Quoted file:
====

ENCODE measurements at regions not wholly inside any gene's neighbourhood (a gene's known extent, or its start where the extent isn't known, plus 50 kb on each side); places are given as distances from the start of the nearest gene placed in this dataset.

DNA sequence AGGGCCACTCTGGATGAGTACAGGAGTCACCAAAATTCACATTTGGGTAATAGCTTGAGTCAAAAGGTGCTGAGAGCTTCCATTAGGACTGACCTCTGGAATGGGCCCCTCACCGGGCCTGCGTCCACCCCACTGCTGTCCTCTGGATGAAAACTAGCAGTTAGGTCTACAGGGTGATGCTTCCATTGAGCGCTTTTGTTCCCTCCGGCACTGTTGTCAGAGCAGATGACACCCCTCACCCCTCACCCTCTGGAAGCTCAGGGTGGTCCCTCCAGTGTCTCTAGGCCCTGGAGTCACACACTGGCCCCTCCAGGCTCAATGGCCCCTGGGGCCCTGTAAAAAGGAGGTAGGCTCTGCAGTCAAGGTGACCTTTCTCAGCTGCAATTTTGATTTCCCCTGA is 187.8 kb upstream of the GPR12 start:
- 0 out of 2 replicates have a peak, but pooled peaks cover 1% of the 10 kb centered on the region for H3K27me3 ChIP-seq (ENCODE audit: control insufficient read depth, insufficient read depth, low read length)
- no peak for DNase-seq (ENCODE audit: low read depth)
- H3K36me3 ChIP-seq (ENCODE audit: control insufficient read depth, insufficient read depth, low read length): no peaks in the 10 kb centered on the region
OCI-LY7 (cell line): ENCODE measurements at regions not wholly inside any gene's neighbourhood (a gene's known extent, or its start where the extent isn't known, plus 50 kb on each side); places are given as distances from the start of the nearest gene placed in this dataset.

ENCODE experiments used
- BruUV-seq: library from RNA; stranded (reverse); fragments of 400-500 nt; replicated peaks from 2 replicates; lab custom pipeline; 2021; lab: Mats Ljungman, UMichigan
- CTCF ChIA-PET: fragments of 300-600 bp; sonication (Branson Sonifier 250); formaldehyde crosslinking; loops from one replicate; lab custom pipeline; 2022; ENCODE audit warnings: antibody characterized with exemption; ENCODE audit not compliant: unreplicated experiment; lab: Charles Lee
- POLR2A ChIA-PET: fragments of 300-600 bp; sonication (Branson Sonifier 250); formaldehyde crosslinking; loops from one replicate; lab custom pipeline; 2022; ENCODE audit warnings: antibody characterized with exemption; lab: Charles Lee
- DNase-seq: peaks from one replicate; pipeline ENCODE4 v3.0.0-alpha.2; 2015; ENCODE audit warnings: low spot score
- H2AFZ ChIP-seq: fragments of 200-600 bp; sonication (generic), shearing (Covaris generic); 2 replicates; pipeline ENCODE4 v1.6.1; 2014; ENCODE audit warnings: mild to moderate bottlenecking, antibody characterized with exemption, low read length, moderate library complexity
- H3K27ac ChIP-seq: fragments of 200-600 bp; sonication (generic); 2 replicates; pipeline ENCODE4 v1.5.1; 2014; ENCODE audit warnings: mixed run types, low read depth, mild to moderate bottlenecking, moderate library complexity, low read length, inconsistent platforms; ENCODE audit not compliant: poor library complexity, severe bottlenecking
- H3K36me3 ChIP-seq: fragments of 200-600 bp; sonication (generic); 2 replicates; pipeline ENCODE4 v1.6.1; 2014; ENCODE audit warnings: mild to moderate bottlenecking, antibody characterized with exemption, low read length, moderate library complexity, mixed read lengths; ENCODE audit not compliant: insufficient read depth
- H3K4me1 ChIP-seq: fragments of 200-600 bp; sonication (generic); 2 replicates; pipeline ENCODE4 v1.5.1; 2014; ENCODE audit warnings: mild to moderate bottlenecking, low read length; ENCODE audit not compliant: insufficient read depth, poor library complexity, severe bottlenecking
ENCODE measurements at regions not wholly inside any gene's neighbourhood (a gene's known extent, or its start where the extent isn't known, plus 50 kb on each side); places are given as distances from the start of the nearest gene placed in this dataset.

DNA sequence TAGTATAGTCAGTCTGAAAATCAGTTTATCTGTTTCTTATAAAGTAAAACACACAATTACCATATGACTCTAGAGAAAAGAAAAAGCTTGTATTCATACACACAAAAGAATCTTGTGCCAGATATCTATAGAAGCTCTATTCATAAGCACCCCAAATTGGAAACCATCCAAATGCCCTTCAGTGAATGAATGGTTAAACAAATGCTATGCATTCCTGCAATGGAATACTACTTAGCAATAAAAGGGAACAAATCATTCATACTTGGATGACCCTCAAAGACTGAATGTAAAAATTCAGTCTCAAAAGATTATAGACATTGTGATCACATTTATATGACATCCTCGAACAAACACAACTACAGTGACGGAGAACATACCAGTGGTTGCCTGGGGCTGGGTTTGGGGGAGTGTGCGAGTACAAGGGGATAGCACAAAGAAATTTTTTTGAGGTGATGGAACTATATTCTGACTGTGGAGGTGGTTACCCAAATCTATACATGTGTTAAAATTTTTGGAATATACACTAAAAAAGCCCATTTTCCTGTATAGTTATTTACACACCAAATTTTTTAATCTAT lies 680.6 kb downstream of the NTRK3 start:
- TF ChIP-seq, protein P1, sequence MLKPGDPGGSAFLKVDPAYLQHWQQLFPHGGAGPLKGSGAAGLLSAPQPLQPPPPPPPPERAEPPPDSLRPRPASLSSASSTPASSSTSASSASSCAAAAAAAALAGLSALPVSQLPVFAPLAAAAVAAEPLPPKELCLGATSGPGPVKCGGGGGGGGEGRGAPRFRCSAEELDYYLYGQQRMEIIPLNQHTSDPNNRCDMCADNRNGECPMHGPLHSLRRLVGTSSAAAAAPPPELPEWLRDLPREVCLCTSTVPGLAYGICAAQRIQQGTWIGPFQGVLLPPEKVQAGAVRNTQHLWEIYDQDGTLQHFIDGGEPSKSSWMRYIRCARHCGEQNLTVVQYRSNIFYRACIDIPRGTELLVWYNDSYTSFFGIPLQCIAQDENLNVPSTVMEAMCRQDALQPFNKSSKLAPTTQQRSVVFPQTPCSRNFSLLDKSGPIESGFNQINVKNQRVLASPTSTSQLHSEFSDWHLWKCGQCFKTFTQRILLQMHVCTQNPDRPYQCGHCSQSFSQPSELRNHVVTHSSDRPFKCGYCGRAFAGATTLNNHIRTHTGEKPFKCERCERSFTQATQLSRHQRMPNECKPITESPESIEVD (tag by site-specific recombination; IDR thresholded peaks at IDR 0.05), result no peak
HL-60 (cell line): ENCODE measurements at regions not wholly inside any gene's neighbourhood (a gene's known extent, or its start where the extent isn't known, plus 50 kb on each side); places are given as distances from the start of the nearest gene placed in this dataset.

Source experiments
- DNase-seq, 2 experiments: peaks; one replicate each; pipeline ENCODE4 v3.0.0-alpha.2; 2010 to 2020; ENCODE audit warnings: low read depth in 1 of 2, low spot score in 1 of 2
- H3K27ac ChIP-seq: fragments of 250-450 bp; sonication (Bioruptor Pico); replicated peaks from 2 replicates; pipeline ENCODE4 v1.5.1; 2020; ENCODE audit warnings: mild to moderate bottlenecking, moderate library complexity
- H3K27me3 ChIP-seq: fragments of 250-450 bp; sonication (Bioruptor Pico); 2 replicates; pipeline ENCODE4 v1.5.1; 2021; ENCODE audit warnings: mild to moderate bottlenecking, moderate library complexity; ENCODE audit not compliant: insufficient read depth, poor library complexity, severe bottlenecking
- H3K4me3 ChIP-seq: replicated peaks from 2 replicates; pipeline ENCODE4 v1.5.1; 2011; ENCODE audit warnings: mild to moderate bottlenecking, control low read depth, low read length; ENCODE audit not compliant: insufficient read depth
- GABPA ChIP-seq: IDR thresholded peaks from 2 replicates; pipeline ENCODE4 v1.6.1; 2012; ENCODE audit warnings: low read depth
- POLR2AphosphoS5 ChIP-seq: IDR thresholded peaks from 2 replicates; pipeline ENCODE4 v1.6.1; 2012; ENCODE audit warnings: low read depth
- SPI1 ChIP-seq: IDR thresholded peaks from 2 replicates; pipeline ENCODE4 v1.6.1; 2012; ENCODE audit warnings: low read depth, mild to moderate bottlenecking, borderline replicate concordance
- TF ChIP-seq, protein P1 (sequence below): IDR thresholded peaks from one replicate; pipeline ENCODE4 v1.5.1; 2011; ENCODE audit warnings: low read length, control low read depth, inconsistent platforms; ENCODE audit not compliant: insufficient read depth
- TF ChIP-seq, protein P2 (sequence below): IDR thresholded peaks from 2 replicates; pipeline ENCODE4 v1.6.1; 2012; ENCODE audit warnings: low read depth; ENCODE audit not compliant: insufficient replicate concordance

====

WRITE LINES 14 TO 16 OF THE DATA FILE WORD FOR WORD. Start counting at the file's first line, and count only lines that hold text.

- H3K36me3 ChIP-seq: fragments of 200-600 bp; sonication (generic); 2 replicates; pipeline ENCODE4 v1.6.1; 2014; ENCODE audit warnings: mild to moderate bottlenecking, antibody characterized with exemption, low read length, moderate library complexity, mixed read lengths; ENCODE audit not compliant: insufficient read depth
- H3K4me1 ChIP-seq: fragments of 200-600 bp; sonication (generic); 2 replicates; pipeline ENCODE4 v1.5.1; 2014; ENCODE audit warnings: mild to moderate bottlenecking, low read length; ENCODE audit not compliant: insufficient read depth, poor library complexity, severe bottlenecking
ENCODE measurements at regions not wholly inside any gene's neighbourhood (a gene's known extent, or its start where the extent isn't known, plus 50 kb on each side); places are given as distances from the start of the nearest gene placed in this dataset.